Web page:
So, What Is The Cost Of Closing A Hard Money Or Private Loan ?
You have hung in there with me through this article for a great reason. You now have the understanding that the cost of closing a hard money loan is not a simple answer. Your challenge now is to take all this information and figure out what is the best financing option for you and your project.
The cost is going to be different for you for each project that you do and with each lender or type of financing you chose to go with. Having a variety of financing options and tools in your finance toolbelt to choose from is what will make you successful as a real estate investor. With each new project you enter into and finish, you will improve your efficiency and relationships with lenders. You will find that as lenders get to know you and gain confidence in how you do business, they will begin to offer you options and alternatives that only come with experience and trust.
Obviously, the cost of doing a loan depends upon the lender terms. It is up to you to determine which lender terms are best for your particular project. Lowest rates may not necessarily be the lowest cost to you. Determine the true length of time that you’re going to need the loan and how much money you’re willing to bring out of your pocket at the closing table.
You will also find that the cost of closing a loan will always be a moving target. New lenders will enter the market with new products and other lenders will go out of business and lose products that may have worked well for you. It is important to always look for new tools to add to your arsenal of loan products.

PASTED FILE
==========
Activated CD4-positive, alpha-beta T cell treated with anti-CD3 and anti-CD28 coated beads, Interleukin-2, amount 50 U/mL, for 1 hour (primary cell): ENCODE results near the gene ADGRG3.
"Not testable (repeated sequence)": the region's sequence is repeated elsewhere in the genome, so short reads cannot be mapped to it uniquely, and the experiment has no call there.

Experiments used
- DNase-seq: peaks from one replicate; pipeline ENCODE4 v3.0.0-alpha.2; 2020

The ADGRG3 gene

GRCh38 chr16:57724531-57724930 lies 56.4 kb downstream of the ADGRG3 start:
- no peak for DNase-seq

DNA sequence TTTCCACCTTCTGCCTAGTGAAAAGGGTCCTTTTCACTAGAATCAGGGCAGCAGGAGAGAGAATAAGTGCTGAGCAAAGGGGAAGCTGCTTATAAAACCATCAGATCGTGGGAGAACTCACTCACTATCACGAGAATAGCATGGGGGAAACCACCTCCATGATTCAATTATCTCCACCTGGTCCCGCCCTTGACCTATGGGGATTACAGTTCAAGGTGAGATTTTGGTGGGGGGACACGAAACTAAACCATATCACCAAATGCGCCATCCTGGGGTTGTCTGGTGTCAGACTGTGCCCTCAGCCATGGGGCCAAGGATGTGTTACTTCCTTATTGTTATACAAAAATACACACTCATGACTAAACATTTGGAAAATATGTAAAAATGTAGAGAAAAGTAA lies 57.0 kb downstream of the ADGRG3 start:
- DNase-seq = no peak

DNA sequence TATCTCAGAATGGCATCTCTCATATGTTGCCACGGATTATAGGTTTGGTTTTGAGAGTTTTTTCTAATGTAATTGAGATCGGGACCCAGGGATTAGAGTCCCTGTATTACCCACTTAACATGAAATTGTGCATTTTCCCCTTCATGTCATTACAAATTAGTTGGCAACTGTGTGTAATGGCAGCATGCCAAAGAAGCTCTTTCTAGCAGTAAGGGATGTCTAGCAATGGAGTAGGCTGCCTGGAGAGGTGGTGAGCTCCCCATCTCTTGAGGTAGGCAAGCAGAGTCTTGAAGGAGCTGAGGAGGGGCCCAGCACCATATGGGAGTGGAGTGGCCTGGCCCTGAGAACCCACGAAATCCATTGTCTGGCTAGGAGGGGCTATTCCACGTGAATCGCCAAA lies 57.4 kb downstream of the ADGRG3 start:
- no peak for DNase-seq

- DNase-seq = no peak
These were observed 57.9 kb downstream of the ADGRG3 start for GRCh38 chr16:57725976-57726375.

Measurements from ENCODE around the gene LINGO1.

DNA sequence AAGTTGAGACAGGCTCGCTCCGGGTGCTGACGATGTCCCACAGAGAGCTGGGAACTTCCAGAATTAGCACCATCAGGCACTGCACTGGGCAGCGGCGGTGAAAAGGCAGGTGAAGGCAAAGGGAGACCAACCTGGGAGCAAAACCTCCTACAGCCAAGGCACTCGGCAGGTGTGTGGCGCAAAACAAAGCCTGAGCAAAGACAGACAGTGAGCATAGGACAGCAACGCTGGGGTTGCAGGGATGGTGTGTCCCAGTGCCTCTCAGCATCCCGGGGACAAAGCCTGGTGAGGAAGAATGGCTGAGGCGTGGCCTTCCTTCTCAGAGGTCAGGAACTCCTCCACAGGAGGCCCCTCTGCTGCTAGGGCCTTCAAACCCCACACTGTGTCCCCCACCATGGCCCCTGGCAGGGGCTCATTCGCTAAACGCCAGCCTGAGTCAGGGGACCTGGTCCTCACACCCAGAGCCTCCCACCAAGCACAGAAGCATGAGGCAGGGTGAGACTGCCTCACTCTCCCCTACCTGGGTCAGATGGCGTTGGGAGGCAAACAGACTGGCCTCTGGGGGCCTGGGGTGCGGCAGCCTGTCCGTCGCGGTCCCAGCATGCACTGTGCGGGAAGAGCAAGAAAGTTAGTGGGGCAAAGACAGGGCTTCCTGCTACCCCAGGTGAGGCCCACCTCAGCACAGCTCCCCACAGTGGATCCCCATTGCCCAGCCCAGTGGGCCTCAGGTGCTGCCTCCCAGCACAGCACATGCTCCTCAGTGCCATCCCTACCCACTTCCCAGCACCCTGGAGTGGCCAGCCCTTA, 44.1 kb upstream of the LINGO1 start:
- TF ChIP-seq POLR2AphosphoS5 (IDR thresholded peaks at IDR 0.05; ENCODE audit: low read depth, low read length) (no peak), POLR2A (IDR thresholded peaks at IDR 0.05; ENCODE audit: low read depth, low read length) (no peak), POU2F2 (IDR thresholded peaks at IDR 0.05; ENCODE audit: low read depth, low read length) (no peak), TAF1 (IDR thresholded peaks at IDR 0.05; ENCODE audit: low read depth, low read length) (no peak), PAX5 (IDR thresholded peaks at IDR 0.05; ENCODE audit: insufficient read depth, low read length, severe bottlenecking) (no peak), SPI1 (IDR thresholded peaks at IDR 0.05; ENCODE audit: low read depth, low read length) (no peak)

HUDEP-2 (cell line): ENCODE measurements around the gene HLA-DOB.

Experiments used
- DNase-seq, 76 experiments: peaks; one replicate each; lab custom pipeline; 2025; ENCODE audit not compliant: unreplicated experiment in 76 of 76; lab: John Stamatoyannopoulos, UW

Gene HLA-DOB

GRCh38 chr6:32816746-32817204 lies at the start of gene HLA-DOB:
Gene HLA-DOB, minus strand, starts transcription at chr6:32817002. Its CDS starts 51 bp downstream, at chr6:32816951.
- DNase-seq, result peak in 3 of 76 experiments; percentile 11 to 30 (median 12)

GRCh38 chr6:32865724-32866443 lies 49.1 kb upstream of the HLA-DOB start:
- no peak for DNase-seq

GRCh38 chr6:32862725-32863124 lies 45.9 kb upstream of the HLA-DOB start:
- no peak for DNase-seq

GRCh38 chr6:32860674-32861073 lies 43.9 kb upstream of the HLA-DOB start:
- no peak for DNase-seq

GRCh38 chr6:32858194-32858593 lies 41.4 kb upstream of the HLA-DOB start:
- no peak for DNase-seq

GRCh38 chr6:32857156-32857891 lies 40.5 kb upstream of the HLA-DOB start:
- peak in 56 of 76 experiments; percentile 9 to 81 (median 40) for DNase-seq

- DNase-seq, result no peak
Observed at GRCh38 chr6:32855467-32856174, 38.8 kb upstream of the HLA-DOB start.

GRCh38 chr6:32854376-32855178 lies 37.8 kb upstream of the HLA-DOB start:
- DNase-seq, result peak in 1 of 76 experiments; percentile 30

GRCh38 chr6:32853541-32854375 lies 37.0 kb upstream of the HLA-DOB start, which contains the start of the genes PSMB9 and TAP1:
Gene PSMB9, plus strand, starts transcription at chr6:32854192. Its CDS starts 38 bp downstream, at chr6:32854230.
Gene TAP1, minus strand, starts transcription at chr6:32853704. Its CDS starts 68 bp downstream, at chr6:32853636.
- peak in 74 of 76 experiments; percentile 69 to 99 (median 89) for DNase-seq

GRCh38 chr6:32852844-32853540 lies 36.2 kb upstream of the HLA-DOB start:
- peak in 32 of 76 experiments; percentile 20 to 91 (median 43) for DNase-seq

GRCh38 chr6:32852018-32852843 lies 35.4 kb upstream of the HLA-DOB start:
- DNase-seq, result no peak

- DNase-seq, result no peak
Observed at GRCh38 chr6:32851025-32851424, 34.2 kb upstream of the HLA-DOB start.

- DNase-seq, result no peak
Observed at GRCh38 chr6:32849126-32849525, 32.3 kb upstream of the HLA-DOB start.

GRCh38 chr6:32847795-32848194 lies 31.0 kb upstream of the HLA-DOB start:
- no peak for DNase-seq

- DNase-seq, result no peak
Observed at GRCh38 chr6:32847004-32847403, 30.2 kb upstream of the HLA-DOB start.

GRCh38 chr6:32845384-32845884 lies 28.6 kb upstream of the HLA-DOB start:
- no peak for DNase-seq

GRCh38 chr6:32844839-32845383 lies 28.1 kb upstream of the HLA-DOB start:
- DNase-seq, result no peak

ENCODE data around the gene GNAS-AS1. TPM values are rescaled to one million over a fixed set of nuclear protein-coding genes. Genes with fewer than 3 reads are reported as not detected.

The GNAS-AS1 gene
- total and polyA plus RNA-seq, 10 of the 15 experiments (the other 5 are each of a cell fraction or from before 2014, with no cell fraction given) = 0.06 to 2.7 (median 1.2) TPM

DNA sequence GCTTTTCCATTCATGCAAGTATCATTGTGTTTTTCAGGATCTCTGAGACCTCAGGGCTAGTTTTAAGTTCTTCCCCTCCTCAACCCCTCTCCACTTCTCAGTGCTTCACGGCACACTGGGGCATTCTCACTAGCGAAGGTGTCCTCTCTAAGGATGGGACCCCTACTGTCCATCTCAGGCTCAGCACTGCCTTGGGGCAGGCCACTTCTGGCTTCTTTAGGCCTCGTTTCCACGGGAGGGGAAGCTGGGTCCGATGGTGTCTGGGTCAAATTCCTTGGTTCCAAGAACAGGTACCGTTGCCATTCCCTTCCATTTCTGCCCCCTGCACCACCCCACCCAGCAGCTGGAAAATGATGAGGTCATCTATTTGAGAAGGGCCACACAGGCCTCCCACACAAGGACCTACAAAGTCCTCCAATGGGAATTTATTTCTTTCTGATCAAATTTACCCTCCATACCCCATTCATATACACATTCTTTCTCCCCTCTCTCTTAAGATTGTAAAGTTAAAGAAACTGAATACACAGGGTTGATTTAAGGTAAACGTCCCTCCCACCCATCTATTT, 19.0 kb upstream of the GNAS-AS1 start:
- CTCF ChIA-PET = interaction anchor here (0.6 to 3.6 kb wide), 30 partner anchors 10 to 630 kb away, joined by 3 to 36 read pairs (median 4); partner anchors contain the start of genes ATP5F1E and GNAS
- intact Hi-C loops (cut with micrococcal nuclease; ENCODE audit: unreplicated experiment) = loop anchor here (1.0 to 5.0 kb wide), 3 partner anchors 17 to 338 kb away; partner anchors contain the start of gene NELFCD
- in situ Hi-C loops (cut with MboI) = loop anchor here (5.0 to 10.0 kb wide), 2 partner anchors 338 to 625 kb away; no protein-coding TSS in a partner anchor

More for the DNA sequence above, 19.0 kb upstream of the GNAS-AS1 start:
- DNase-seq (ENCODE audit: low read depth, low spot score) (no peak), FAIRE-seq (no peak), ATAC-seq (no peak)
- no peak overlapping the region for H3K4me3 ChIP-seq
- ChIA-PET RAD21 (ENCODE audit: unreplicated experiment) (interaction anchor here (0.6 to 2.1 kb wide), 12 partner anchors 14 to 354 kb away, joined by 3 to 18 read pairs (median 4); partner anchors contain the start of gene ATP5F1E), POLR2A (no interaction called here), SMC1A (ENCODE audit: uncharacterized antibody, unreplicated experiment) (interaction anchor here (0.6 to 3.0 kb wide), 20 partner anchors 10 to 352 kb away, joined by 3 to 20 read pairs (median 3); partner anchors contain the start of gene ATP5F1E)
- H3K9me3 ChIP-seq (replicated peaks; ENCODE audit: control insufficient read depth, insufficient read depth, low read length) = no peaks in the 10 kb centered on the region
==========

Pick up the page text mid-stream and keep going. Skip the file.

If you are using Carolina Hard Money for your loan you will pay 3 1/2 points on your origination fee for your first loan with us. We also charge a $1,585 application fee, and a $600 servicing fee. We do not charge for the credit check or background check or mail away or copies or bathroom break fees. The only fee you pay outside of closing or in advance of closing is the appraisal fee and that goes directly to the appraiser. Appraisal fees are based on what the appraiser charges and it also depends on the size of the house, but they range between 350 and 550. In some cases, they are higher but that’s very unusual. We don’t require that you bring money in escrow for prepayments and we don’t have any prepayment penalty, So if you get your house completed in three months rather than six months, you pay off early and we’re all happy. If you are interested in seeing just what you will qualify for you can watch this next video (hyperlink) or if you would prefer to skip ahead and see what the step-by-step process is like from application all the way to pay off you can watch this video (hyperlink). If you have other questions that I have not answered here, then jump over to this article that answers the top 80% of the questions that we answer for Borrowers every day.